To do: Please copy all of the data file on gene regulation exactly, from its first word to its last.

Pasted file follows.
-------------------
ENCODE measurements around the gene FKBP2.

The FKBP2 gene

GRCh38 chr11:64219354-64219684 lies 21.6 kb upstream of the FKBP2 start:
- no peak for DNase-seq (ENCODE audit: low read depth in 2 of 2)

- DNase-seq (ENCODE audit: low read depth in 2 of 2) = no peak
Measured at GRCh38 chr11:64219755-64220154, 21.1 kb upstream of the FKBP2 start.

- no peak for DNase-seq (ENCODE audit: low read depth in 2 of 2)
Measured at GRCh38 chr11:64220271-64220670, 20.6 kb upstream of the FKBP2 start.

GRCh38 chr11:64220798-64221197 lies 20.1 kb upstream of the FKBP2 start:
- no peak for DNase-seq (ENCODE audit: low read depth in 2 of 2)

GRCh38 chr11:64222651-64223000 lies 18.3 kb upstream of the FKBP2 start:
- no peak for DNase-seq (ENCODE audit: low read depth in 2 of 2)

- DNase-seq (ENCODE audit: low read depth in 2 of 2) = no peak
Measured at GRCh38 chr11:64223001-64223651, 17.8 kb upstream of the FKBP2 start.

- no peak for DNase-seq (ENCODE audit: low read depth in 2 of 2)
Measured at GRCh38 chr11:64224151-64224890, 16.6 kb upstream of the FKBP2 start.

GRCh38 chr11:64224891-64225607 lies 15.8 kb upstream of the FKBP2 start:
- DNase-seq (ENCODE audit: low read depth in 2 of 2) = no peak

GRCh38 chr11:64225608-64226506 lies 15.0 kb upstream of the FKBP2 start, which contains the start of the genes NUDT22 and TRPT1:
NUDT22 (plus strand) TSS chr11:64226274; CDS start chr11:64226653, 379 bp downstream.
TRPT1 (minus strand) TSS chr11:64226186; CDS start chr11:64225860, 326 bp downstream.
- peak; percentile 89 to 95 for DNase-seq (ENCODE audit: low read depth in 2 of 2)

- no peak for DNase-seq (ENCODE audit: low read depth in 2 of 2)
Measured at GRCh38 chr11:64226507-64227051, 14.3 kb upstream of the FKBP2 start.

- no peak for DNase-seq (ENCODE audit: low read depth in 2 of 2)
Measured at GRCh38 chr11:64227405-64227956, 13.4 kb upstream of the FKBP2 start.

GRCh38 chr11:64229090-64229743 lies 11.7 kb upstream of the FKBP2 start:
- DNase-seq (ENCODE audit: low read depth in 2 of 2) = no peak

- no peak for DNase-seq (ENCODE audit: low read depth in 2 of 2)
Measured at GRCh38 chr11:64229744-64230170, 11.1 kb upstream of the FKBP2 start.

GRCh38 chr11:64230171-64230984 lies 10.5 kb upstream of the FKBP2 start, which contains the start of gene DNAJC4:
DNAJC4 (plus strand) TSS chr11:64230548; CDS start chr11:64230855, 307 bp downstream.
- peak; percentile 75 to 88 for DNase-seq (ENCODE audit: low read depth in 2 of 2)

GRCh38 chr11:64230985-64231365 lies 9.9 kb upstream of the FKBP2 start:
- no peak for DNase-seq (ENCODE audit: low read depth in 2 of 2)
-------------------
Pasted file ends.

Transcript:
ENCODE measurements around the gene FKBP2.

The FKBP2 gene

GRCh38 chr11:64219354-64219684 lies 21.6 kb upstream of the FKBP2 start:
- no peak for DNase-seq (ENCODE audit: low read depth in 2 of 2)

- DNase-seq (ENCODE audit: low read depth in 2 of 2) = no peak
Measured at GRCh38 chr11:64219755-64220154, 21.1 kb upstream of the FKBP2 start.

- no peak for DNase-seq (ENCODE audit: low read depth in 2 of 2)
Measured at GRCh38 chr11:64220271-64220670, 20.6 kb upstream of the FKBP2 start.

GRCh38 chr11:64220798-64221197 lies 20.1 kb upstream of the FKBP2 start:
- no peak for DNase-seq (ENCODE audit: low read depth in 2 of 2)

GRCh38 chr11:64222651-64223000 lies 18.3 kb upstream of the FKBP2 start:
- no peak for DNase-seq (ENCODE audit: low read depth in 2 of 2)

- DNase-seq (ENCODE audit: low read depth in 2 of 2) = no peak
Measured at GRCh38 chr11:64223001-64223651, 17.8 kb upstream of the FKBP2 start.

- no peak for DNase-seq (ENCODE audit: low read depth in 2 of 2)
Measured at GRCh38 chr11:64224151-64224890, 16.6 kb upstream of the FKBP2 start.

GRCh38 chr11:64224891-64225607 lies 15.8 kb upstream of the FKBP2 start:
- DNase-seq (ENCODE audit: low read depth in 2 of 2) = no peak

GRCh38 chr11:64225608-64226506 lies 15.0 kb upstream of the FKBP2 start, which contains the start of the genes NUDT22 and TRPT1:
NUDT22 (plus strand) TSS chr11:64226274; CDS start chr11:64226653, 379 bp downstream.
TRPT1 (minus strand) TSS chr11:64226186; CDS start chr11:64225860, 326 bp downstream.
- peak; percentile 89 to 95 for DNase-seq (ENCODE audit: low read depth in 2 of 2)

- no peak for DNase-seq (ENCODE audit: low read depth in 2 of 2)
Measured at GRCh38 chr11:64226507-64227051, 14.3 kb upstream of the FKBP2 start.

- no peak for DNase-seq (ENCODE audit: low read depth in 2 of 2)
Measured at GRCh38 chr11:64227405-64227956, 13.4 kb upstream of the FKBP2 start.

GRCh38 chr11:64229090-64229743 lies 11.7 kb upstream of the FKBP2 start:
- DNase-seq (ENCODE audit: low read depth in 2 of 2) = no peak

- no peak for DNase-seq (ENCODE audit: low read depth in 2 of 2)
Measured at GRCh38 chr11:64229744-64230170, 11.1 kb upstream of the FKBP2 start.

GRCh38 chr11:64230171-64230984 lies 10.5 kb upstream of the FKBP2 start, which contains the start of gene DNAJC4:
DNAJC4 (plus strand) TSS chr11:64230548; CDS start chr11:64230855, 307 bp downstream.
- peak; percentile 75 to 88 for DNase-seq (ENCODE audit: low read depth in 2 of 2)

GRCh38 chr11:64230985-64231365 lies 9.9 kb upstream of the FKBP2 start:
- no peak for DNase-seq (ENCODE audit: low read depth in 2 of 2)